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Supreme Court to decide on constitutional validity of Citizenship Act’s Section 6A: What this section is?

The Supreme Court will also rule on the constitutionality of Section 6A of the Citizenship Act: The purpose of this paragraph. One of the key provisions of the Assam Accord, which defines who is a foreign national in the state and serves as the foundation for the final National Register of Citizens in Assam, which was published in 2019, is being argued before the Supreme Court.

When hearing the petitions, a Supreme Court Constitution Bench declared on Tuesday that it would first decide whether Section 6A of the Citizenship Act is constitutionally valid before moving on to other issues raised in the petitions. What exactly is this Section?

The Assam Accord, also signed in 1985 by the Rajiv Gandhi administration and the All Assam Students’ Union at the end of a six-year agitation against the main influx of migrants from Bangladesh into the state, is largely responsible for questions about citizenship, “illegal immigrants,” and “indigenous Assamese” citizens in Assam.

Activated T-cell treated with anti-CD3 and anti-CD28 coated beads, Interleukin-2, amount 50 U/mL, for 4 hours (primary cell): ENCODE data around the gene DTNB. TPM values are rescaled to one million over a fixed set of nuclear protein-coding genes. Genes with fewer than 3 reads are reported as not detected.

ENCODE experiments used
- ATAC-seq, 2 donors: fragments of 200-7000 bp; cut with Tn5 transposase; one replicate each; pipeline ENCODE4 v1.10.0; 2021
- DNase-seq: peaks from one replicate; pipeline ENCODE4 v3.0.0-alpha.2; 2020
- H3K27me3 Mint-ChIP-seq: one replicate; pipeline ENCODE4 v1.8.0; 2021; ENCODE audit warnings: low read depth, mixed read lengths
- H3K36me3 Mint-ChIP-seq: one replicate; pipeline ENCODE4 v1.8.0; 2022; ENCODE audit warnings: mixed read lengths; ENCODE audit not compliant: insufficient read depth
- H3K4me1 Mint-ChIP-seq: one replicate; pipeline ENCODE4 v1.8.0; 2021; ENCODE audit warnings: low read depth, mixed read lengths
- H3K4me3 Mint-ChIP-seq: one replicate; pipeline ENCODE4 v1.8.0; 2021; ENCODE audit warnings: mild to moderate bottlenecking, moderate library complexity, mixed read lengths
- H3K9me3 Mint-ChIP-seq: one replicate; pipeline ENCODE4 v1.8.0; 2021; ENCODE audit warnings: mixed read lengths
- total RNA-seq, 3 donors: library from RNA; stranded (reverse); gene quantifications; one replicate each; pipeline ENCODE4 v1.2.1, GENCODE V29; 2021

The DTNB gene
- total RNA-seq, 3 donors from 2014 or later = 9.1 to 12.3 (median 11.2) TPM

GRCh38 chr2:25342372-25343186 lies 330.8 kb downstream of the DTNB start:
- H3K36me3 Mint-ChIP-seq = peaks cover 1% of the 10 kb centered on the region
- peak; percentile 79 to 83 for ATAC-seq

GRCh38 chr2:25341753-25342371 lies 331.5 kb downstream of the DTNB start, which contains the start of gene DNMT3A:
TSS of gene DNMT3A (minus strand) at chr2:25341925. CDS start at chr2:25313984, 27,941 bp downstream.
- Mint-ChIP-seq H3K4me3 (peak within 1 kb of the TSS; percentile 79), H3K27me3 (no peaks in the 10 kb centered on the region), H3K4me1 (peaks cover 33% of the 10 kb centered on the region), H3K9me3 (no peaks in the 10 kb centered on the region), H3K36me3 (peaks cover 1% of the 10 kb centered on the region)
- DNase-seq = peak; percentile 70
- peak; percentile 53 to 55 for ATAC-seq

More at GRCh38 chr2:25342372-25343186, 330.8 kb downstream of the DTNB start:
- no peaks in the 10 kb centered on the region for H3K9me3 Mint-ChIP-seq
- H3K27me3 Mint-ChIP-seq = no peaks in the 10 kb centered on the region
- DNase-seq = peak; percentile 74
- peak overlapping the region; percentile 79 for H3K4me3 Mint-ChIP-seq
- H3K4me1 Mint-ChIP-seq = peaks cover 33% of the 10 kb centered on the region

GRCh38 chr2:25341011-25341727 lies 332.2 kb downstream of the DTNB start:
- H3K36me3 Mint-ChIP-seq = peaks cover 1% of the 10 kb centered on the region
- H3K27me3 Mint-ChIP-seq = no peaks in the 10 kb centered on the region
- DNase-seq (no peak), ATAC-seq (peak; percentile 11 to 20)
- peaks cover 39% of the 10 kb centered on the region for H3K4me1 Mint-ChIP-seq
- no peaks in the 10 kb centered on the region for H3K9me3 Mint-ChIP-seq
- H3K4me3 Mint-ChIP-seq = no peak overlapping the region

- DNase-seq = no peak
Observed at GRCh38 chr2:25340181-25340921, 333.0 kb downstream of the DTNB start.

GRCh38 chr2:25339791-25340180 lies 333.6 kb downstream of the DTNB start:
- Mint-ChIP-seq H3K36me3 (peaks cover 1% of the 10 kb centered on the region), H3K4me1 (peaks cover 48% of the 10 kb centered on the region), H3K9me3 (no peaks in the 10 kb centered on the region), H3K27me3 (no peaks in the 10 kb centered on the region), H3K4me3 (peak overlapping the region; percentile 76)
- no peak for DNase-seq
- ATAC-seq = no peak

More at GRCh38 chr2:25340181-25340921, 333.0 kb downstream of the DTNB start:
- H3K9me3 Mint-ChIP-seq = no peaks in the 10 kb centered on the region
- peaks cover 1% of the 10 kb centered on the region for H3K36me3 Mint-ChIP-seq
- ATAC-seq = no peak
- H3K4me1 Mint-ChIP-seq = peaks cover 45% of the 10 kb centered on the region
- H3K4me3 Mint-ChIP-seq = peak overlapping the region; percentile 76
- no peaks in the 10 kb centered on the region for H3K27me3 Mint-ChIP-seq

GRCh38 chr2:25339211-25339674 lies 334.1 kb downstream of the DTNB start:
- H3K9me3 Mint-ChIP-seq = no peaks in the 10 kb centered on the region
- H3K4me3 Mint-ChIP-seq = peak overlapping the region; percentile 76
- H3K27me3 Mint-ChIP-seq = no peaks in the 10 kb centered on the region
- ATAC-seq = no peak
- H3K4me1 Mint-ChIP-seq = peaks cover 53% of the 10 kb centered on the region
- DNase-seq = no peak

The petition before the Supreme Court’s Constitutional bench challenges both the foundation of the final National Register of Main Citizens in Assam, which was published in 2019, and one of the key provisions of the Accord, which determines who is a foreign national in the state.

According to Clause 5 of the Assam Accord, the baseline cut-off date for identifying and expelling “foreigners” is January 1, 1966, but Clause 5 also includes provisions for the regularisation of people who arrived in the main state after that date and up until March 24, 1971. After lengthy discussions, stakeholders agreed on the 1971 cut-off.

To reflect this, Section 6 A of the Citizenship Act was amended. In essence, Section 6 A establishes March 24, 1971 as the date of entry into the state; anyone entering the state after that date is considered a “illegal immigrant.”